Hamas still undecided on Schalit deal

Hamas still undecided on

December 30, 2009 13:34
3 minute read.


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Hamas has not rejected the Israeli counter-offer on a prisoner exchange deal to free captured IDF soldier Gilad Schalit, but would like to continue negotiations, Al-Jazeera quoted senior Hamas leader Izzat Rishek as saying Wednesday. Rishek denied a Tuesday report by the Saudi-owned Al-Arabiya network that claimed that the movement's leadership has rejected the latest offer presented by a German mediator. Although he refused to give details on the Israeli proposal, Rishek said, "Hamas will continue with contacts via the German mediator, in the hope that we can come to a deal for the release of Palestinian prisoners from all factions." He added that consultations with senior Hamas leaders in Damascus, including Khaled Mashaal and Mahmoud Zahar, had been ongoing since Monday night. In a conflicting report, the London-based newspaper Al-Hayat reported that Hamas had rejected the proposal. A Hamas source quoted in the report said that Israel's refusal to free 13 specific prisoners was holding up a deal. Among these 13 prisoners, according to Al-Hayat are:

  • Fatah-Tanzim leader Marwan Barghouti, who is responsible for various terrorist attacks including the bombing of a Tel Aviv supermarket and a wedding hall in the city of Hadera, and targeting a car near Ramallah, killing a child and a rabbi;
  • Popular Front for the Liberation of Palestine head Ahmed Sa'adat, who was responsible for the assassination of Tourism Minister Rehavam Ze'evi;
  • Ibrahim Hamad, who shot and killed a pregnant mother and her four daughters in 2004;
  • Hamas commander Jamal Abu al-Hija, who is sentenced to nine life terms for his role in a number of terrorist attacks, including a 2000 Hadera car bombing that killed two people;
  • Hassan Salama, who was given 38 life sentences in prison in 1998, and is responsible for the murder of dozens of Israelis in terrorist attacks, including two bus bombings in Jerusalem in 1996 in which 44 people were killed;
  • Abdullah Barghouti, who is serving 67 consecutive life terms, having pleaded guilty to manufacturing bombs that murdered 66 people, and wounded more than 500;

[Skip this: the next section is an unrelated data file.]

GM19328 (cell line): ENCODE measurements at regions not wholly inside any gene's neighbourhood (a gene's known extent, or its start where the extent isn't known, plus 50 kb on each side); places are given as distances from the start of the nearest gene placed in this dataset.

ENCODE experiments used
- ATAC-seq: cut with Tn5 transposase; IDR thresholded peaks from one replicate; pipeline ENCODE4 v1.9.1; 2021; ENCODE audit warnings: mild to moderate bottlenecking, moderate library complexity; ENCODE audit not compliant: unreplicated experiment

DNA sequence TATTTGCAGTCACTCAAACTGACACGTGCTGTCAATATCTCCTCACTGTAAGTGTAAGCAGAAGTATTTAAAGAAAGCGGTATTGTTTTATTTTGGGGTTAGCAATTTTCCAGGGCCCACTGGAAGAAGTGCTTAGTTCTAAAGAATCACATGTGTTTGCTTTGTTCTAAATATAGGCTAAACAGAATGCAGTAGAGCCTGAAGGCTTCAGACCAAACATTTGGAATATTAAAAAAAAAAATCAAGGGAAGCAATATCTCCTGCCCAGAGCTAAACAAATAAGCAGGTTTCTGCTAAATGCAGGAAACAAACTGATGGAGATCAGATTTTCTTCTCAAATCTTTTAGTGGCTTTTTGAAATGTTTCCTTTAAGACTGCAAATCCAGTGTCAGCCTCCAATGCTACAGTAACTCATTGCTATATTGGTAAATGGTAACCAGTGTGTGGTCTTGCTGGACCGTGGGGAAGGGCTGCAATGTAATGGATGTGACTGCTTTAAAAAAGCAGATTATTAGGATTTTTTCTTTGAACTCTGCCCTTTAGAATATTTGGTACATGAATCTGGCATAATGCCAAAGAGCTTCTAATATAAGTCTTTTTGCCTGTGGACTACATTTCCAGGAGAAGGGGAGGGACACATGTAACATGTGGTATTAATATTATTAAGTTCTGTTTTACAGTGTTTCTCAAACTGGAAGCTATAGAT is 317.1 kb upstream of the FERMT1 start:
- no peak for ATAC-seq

• Senior Hamas leader Abbas Sayed, who orchestrated the 2001 bombing of the Park Hotel in Netanya which killed 30;
  • Amneh Muna, a female prisoner from Fatah who is serving a life sentence for her role in the abduction and murder of 16-year-old Ofir Rahum at the beginning of the second intifada;
  • Ahlam Tamimi, a female prisoner who led the suicide bomber who blew up at the Jerusalem's Sbarro restaurant in which 15 Israelis were killed, August 2001 and;
  • Qahera al-Sa'di, a female prisoner who transported the suicide bomber in a 2002 attack on Jerusalem's King George Street. Another reason for Hamas's refusal to accept the proposal, according to Al-Hayat, was Israel's request to increase the number of prisoners to be expelled from Israel upon release to 200. According to the Hamas source, Israel agreed that the prisoners be expelled to the Gaza Strip. "In its previous answer, Israel agreed that 130 Palestinian prisoners be expelled as part of the deal, but now it's demanding 200," the source was quoted as saying. "The meaning of Israel's answer is that the negotiations will take a long time." In related news, the Lebanese newspaper Al-Akhbar reported that during their meeting in Cairo on Tuesday, Prime Minister Binyamin Netanyahu asked Mubarak to convince Arab League states to normalize their relations with Israel "in exchange for Israel's agreement to free a thousand Palestinian prisoners." Mubarak reportedly responded by saying that first a Palestinian state must be established. "Only after that can we talk about negotiations," the Egyptian president was quoted as saying. Meanwhile, Fox News on Wednesday quoted a senior Egyptian official as saying, "Hamas won't compromise, and it won't settle for less than 100% of what it's demanding." The source assessed that if an agreement is not reached in the next two weeks, it will be a long time until a new window of opportunity opens.

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